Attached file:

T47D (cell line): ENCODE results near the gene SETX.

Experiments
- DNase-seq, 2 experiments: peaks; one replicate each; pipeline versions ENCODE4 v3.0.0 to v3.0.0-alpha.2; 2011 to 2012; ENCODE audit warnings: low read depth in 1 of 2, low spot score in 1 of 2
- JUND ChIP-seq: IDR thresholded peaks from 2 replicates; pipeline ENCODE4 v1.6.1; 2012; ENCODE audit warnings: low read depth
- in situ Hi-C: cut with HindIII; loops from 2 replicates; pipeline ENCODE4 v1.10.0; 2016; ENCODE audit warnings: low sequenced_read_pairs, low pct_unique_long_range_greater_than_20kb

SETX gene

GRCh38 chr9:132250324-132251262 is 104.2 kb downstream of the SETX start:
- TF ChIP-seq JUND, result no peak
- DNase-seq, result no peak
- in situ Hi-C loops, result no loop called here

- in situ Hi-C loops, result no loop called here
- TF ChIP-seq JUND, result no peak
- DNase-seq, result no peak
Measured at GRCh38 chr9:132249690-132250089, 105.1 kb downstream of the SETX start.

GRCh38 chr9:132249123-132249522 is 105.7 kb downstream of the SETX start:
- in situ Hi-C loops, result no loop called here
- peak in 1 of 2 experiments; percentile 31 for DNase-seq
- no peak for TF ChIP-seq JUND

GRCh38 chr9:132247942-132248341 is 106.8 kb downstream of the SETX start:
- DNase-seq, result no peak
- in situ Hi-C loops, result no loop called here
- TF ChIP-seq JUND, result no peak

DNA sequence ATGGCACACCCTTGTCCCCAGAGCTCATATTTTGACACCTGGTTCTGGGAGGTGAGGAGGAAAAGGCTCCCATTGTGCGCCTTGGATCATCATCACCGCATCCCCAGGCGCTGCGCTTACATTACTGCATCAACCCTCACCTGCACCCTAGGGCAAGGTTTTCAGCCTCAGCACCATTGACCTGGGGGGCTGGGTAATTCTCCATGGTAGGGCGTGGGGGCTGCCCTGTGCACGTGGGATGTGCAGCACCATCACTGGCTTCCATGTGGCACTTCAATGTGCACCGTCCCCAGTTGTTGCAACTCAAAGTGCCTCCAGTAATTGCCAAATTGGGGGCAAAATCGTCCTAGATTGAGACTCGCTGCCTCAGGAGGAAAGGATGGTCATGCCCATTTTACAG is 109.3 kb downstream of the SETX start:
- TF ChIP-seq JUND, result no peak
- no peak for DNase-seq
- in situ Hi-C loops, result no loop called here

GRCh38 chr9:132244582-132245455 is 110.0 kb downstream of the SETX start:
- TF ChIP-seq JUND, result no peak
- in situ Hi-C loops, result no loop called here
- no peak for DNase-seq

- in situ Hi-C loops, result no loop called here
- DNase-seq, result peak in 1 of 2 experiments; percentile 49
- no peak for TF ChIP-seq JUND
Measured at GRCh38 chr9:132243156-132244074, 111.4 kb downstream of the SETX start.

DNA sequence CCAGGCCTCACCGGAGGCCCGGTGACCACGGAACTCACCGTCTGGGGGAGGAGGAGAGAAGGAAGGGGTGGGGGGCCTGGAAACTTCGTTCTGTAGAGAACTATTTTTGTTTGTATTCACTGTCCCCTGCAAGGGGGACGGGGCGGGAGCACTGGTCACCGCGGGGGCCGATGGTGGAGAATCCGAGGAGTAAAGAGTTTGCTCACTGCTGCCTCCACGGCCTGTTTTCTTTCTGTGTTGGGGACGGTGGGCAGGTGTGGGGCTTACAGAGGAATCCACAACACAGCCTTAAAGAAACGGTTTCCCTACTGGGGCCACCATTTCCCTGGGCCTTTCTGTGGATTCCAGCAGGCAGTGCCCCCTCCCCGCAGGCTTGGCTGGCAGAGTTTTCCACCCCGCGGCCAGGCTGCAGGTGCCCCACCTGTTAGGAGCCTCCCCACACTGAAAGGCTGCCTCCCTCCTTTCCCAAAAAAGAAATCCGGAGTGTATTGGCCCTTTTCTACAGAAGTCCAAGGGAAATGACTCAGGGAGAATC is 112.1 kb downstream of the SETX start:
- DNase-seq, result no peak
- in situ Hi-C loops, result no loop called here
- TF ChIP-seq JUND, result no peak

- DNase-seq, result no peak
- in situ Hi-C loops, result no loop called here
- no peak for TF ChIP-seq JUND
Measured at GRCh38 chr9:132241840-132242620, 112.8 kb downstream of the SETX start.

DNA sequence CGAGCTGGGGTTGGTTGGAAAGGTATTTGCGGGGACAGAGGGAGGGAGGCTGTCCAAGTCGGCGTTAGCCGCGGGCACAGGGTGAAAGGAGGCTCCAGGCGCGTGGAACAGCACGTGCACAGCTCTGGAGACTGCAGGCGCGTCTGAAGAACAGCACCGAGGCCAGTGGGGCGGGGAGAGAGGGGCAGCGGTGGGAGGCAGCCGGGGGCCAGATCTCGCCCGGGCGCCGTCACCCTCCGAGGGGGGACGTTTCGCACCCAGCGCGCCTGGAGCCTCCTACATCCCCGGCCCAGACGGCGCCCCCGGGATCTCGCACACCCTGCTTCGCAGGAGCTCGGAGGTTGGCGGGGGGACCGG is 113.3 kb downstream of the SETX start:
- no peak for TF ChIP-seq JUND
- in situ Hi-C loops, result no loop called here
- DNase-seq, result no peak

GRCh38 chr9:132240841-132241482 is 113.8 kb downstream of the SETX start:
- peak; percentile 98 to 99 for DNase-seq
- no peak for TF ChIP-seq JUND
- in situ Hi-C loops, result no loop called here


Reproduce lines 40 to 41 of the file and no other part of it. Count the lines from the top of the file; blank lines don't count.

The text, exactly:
- in situ Hi-C loops, result no loop called here
- no peak for TF ChIP-seq JUND